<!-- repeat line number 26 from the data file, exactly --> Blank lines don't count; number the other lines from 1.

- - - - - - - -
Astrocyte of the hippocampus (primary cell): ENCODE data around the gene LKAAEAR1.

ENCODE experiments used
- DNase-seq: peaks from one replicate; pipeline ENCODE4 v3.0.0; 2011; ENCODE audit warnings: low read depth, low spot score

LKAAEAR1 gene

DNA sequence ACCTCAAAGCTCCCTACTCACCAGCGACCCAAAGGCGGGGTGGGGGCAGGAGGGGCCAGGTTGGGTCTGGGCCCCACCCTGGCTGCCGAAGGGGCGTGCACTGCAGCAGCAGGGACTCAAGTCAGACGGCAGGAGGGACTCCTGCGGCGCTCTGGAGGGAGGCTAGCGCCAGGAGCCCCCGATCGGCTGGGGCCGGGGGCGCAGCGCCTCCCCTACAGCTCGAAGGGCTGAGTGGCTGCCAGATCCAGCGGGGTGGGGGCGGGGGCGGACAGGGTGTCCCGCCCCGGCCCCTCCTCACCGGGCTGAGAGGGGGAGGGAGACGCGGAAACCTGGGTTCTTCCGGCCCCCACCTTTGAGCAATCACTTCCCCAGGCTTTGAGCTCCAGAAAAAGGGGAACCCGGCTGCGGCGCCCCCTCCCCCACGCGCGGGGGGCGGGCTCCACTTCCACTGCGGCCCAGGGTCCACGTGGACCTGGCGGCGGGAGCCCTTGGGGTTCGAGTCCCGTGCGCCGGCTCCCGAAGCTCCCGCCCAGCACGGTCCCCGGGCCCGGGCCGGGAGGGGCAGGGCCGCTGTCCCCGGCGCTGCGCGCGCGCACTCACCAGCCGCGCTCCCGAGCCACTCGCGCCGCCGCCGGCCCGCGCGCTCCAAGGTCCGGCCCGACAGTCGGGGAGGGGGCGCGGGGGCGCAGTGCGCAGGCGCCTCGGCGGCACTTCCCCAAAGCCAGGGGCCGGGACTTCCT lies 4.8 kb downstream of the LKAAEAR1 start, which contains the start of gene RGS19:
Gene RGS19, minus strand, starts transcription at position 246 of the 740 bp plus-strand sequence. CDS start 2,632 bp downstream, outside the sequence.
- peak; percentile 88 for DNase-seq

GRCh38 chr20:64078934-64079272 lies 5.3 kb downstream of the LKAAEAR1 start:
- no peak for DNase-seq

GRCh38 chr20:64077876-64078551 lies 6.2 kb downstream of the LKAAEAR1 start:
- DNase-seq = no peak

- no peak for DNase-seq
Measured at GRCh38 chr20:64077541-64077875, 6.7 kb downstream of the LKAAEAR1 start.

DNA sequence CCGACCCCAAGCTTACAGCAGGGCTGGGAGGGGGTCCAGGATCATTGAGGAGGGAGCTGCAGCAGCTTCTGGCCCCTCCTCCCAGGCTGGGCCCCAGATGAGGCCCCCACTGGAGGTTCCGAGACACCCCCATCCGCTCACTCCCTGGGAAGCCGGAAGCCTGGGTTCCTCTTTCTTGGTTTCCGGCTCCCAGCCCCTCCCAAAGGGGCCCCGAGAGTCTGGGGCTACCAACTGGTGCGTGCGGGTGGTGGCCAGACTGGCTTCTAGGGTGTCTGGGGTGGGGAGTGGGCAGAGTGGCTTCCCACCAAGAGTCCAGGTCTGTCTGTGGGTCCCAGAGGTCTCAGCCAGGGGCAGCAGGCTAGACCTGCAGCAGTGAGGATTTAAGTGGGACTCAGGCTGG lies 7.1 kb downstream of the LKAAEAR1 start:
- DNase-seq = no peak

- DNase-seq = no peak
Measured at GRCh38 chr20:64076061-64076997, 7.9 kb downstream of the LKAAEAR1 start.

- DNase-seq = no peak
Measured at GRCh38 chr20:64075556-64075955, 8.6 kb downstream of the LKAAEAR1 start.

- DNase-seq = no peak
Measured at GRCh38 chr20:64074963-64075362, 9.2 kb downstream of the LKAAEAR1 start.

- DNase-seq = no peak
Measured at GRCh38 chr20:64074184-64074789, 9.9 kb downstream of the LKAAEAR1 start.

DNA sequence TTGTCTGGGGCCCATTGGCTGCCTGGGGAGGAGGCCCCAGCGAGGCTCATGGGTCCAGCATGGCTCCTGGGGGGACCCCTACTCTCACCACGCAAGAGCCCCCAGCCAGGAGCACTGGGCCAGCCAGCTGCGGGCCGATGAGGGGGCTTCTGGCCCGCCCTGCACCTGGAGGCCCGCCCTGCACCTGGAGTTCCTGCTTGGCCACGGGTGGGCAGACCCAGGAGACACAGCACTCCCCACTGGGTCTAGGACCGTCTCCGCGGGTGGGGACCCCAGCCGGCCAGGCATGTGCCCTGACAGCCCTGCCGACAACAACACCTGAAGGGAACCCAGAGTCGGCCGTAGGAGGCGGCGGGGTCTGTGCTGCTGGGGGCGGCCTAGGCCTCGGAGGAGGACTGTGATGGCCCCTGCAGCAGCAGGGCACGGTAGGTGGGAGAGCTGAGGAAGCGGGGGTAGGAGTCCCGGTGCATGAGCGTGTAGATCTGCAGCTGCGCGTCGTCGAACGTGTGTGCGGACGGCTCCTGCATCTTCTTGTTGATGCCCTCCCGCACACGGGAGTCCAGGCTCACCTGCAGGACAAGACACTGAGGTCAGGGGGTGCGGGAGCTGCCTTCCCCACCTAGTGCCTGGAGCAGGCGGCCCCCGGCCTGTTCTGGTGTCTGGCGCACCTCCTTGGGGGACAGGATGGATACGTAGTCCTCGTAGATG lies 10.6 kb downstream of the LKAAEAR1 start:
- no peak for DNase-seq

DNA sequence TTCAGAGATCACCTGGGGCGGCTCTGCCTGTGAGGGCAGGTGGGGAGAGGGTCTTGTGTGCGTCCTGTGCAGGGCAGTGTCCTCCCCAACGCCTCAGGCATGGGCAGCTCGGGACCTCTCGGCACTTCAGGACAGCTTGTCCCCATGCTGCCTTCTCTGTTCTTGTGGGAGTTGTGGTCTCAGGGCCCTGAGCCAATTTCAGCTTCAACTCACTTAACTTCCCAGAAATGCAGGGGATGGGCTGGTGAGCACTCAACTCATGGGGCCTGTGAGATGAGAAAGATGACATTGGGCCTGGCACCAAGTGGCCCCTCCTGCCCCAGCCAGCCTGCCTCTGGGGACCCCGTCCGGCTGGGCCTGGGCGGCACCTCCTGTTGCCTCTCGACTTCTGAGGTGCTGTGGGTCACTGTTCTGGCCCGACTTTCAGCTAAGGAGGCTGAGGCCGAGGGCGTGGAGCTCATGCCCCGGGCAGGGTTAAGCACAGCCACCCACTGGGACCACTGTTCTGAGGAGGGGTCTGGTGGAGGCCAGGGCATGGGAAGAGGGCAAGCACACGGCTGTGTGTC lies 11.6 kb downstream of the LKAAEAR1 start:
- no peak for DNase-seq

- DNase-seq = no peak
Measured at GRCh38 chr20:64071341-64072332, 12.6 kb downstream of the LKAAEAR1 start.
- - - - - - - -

DNA sequence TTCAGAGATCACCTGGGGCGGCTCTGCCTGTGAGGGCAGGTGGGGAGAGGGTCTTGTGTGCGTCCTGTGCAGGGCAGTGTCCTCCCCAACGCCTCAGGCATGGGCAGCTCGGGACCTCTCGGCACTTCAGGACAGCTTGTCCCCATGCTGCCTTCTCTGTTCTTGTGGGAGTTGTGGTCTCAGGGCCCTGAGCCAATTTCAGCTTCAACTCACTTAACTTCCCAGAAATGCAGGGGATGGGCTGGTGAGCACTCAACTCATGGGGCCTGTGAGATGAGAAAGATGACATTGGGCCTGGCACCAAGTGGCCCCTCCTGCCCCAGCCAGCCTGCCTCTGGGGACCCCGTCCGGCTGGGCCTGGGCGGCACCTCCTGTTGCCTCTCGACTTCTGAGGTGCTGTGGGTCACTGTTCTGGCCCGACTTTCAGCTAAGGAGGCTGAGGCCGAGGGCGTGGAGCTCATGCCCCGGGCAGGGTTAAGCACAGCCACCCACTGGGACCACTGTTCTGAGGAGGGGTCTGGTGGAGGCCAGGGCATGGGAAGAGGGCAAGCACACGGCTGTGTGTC lies 11.6 kb downstream of the LKAAEAR1 start: